Oral hygiene is an essential part of proper self-care. What’s more, oral hygiene is not only a must for adults but also for babies who may not even have their teeth yet. Cleaning a baby’s mouth, tongue, and baby gums is very important even though they don’t consume solid foods in order to prevent bacteria buildup and white coating. That said, we’ll discuss how to clean a newborn tongue and mouth properly, but you can always trust the expert pediatrics in Doral and Plantation, Florida if you have any additional questions or concerns.

Start Sooner Rather Than Later

As mentioned, bacteria can accumulate even in baby gums, mouth, and tongue. However, because babies don’t have as much saliva as adults, they can’t get rid of the milk residue that easily, which often leads to the development white coating. Cleaning the baby’s mouth and tongue can get rid of this residue properly.

If you’re wondering how to clean a newborn tongue, start with a soft, damp cloth. This practice will also allow the child to get used to oral hygiene and accept brushing more readily in the future.

How to Clean Newborn Tongue and Mouth

You don’t need a ton of things in order to clean baby gums, tongue, and mouth effectively. Essentially, all that’s necessary is a washcloth and warm water.

Before you start cleaning the baby’s mouth, make sure to wash your own hands thoroughly. Take your baby into your lap while supporting their head with your hand. Then proceed to:

  • Cover your finger with a cloth and dip it into the warm water
  • Open your baby’s mouth and slowly and gently rub their tongue, using circular motions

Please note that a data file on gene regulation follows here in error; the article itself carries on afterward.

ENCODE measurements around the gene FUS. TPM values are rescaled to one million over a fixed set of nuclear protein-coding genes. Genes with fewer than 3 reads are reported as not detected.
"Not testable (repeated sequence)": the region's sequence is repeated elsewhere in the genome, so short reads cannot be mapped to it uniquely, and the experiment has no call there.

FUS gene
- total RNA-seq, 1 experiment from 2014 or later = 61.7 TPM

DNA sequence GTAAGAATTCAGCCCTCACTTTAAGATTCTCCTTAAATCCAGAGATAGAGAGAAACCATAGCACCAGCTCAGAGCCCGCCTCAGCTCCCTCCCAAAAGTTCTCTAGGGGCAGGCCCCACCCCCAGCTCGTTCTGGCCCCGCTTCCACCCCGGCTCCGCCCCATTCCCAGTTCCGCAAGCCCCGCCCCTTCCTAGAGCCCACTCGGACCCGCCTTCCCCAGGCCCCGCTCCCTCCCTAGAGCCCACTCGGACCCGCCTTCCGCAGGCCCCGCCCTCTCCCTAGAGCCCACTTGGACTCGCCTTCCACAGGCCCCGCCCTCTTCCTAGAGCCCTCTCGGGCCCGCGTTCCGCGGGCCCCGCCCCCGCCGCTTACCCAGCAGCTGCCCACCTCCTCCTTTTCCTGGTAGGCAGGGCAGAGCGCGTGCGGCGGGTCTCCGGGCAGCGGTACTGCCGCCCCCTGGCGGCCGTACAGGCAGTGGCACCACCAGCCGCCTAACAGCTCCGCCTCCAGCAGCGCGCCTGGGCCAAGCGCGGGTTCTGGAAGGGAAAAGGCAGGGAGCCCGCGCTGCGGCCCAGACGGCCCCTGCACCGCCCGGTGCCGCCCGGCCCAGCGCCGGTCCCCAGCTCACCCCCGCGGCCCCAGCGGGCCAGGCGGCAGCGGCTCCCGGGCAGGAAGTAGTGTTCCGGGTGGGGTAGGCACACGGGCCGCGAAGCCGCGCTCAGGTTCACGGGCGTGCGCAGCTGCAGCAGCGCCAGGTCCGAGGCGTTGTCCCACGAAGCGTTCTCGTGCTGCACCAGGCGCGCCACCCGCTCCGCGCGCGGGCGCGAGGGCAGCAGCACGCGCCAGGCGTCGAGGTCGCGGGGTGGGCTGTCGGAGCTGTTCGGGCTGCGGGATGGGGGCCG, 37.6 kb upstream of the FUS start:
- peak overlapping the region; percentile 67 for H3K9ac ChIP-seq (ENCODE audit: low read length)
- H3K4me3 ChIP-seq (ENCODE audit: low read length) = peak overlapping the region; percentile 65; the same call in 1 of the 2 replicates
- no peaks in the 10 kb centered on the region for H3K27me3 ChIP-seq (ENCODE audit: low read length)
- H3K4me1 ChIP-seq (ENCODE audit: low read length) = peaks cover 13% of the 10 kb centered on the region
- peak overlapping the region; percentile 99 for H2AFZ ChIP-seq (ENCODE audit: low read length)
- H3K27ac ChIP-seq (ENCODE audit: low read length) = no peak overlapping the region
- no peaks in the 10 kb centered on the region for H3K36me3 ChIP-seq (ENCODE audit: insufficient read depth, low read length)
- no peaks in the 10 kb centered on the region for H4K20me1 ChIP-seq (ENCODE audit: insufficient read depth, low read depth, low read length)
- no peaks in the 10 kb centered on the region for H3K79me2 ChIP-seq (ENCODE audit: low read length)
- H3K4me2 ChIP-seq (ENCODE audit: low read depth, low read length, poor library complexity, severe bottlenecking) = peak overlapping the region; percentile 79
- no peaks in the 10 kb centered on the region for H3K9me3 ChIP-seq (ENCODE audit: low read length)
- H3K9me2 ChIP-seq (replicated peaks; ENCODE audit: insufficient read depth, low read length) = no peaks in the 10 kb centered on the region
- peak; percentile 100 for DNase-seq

• Then, gently rub the inside of the baby’s cheeks and gums

It would be best to clean the newborn’s mouth twice a day.

Side View of Happy Mother Washing Her Adorable Little Child in Plastic Baby Bathtub at Home

How to Clean Baby’s Tongue When They Have a Thrush

In some cases, the white coating that occurs on the baby’s tongue is not always a result of milk residue. A condition known as thrush can also be the cause of this. The white coating from both the thrush and milk indeed appear very similar, but you’ll notice the difference when you try to clean it. Namely, the white layer from milk is easy to wipe away, while the one caused by thrush cannot be cleaned.

Essentially, thrush is a mouth infection caused by a fungus such as oral candidiasis. It’s characterized by white spots that appear on the gums, tongue, the roof of the mouth, as well as the inside of the cheeks.

Thrush has to be treated properly, usually with antifungal meds, in order to prevent the infection from spreading further. Therefore, if you notice that the white coating inside your baby’s mouth doesn’t seem to go away even after wiping it with a damp cloth, make sure to get in touch with the pediatrician.

Cleaning a Baby’s Mouth After Six Months of Age

Around the time when your child reaches the age of six months, they will probably have their first tooth. This is the ideal time to introduce a toothbrush and toothpaste to the oral hygiene routine. Of course, it’s important to choose a special, kid-friendly toothbrush with soft bristles and a mild toothpaste.

At this point, you can change up the routine from using a cloth to cleaning the baby’s mouth gently with a brush. Of course, you can prolong the use of a washcloth or even a special finger brush made for this purpose for a while longer if you find that more suitable for your child.